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Protect America Act does opposite

There is a scene from the old TV series “M*A*S*H” where Cpl. Radar O’Reilly is trying to trick Col. Henry Blake into signing a document.

Radar puts the paper in front of the colonel, then puts his hand over all but the bottom. Top secret, he says. Just sign it. And the not-too-bright commanding officer does just that.

I’m reminded of this piece of television history by the fight over a provision of the Protect America Act working its way through Congress. The Bush administration wants to give telecommunications companies immunity for any laws they might have broken by tapping our phones and reading our e-mails without the warrants required by the Constitution. But the administration will not explain exactly why they require this immunity.



What did these phone companies do? What information did they share with the government, and what was that information used for?

From what little our government will tell us, it’s all vitally important national security stuff that we shouldn’t worry about.



Vice President Dick Cheney recently said the program is “well-managed.” Really? Like Iraq has been well-managed? Katrina? The budget?

Cheney’s claims are likely to be as true as is his aim with a shotgun.

Secret programs like this are very dangerous, and this is why they need specific checks and balances to make sure they are serving the public and not vice versa.

The Protect America Act should be renamed the “Use Fourth Amendment as Toilet Paper” Act, since its basic premise is to bypass Fourth Amendment protections in a decidedly unconstitutional way, and with nothing in the way of any checks or balances. It’s a law befitting a dictatorship, not a democracy.

The act under consideration is a revision to the Foreign Intelligence Surveillance Act (FISA), which is itself quasi-constitutional at best. But at least FISA has some accountability and oversight to keep it from being abused.

But you can forget accountability if this new law is passed.

Maybe we need to redefine the word “law,” since it doesn’t mean anything in this country anymore – not if you are in a position of power. The fact that the only partisan wrangling has been over giving immunity to telecom companies speaks volumes. Elected officials in both parties no longer see a need to adhere to the Constitution.

We are witnessing a convergence of George Orwell’s most frightening visions of a future devoid of freedom. We have from “1984” the specter of Big Brother spying on our every word, totally unaccountable to anyone. Then we have from “Animal Farm” the new law of the land, that “some animals (politicians) are more equal than others.”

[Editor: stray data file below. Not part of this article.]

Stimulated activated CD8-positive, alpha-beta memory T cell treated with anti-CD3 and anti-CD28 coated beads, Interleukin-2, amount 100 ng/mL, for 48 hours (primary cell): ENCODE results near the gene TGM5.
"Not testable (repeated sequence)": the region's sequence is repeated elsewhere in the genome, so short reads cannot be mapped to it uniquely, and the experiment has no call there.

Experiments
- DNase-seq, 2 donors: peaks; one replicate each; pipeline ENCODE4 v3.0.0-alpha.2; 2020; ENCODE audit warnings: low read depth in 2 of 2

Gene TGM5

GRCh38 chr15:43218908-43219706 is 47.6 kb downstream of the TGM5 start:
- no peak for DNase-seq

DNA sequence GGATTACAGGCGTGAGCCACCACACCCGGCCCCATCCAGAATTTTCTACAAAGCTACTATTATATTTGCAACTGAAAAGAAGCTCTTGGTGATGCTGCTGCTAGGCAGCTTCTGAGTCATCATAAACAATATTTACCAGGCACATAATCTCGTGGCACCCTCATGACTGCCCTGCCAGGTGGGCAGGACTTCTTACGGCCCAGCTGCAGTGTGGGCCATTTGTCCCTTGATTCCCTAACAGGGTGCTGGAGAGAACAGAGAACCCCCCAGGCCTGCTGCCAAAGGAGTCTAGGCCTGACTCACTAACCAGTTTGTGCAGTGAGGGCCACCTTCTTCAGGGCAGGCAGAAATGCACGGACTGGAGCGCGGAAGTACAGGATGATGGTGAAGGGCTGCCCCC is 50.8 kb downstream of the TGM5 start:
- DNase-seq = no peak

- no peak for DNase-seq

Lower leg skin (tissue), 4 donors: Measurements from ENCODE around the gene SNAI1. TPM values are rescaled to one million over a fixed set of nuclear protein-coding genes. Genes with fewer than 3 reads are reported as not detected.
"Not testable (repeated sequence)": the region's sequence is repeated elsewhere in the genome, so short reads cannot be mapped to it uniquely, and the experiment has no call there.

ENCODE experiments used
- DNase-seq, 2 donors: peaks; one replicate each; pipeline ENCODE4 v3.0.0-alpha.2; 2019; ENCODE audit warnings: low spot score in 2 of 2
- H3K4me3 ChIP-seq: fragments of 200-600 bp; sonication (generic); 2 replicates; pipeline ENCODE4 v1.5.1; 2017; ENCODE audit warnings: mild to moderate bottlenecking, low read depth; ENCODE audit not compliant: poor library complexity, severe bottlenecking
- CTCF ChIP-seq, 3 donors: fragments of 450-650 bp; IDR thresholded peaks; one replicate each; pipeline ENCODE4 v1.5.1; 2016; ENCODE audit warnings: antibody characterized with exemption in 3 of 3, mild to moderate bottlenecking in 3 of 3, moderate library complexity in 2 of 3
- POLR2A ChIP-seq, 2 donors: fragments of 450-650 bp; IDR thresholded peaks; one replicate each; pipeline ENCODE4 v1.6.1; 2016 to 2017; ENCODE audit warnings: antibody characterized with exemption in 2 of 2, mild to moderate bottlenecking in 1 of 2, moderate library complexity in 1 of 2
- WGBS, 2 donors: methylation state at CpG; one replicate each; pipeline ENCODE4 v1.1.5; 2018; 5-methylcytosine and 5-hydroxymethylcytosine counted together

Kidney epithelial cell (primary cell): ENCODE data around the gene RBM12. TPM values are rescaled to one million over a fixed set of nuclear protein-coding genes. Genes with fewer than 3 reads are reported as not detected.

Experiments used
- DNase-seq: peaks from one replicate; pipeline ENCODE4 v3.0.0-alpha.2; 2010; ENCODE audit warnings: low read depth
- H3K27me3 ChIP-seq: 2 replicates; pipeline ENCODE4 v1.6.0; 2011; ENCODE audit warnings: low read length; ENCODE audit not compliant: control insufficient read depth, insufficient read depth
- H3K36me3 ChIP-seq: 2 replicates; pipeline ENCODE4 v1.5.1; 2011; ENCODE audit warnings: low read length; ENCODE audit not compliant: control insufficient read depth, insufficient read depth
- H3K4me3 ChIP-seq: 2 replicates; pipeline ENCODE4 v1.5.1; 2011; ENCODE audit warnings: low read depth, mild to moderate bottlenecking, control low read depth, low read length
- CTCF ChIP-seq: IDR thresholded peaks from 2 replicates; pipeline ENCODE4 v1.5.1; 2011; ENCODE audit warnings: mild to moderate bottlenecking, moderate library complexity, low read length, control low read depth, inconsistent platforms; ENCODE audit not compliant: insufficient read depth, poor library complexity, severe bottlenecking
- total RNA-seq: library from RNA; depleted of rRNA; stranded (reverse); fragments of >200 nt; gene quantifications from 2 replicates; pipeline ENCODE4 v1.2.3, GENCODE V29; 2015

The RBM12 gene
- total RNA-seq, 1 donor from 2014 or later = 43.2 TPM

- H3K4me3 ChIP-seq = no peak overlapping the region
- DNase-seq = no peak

If the Bush administration and Congress really think the restrictions of the Fourth Amendment are so onerous as to cause us real harm, then amend the Constitution. There is a procedure for doing this. Yet, as we have witnessed with the president’s infamous “signing statements,” it’s easier to ignore laws than to follow them.

While the telecom immunity provision isn’t the most onerous part of this bill, it was one of the few avenues for Americans to fight these unlawful actions by the government. Those lawsuits against the telecoms threatened to throw this issue into the federal court system, where it’s a lot harder to get away with redefining laws as one sees fit. There’s a good chance that a judge might just do his or her job and declare the whole program unconstitutional.

Americans are understandably afraid of terrorism. But we also need to think about how dangerous a government can be that operates in secret and is unaccountable to the people it is supposed to serve. The worst murderers in history – Stalin, Hitler, Mao, etc. – are those who used the power of government to kill their own people, all in the name of protecting them from some scary outside force.

Preventing this kind of runaway power is why we have a Constitution. Someone had better stand up for that Constitution soon, or they might as well roll it up and put it to use in the White House bathroom for all the good it’s doing.

– Kirk Caraway writes for Swift Communications, Inc. He can be reached through his blog at http://kirkcaraway.com.


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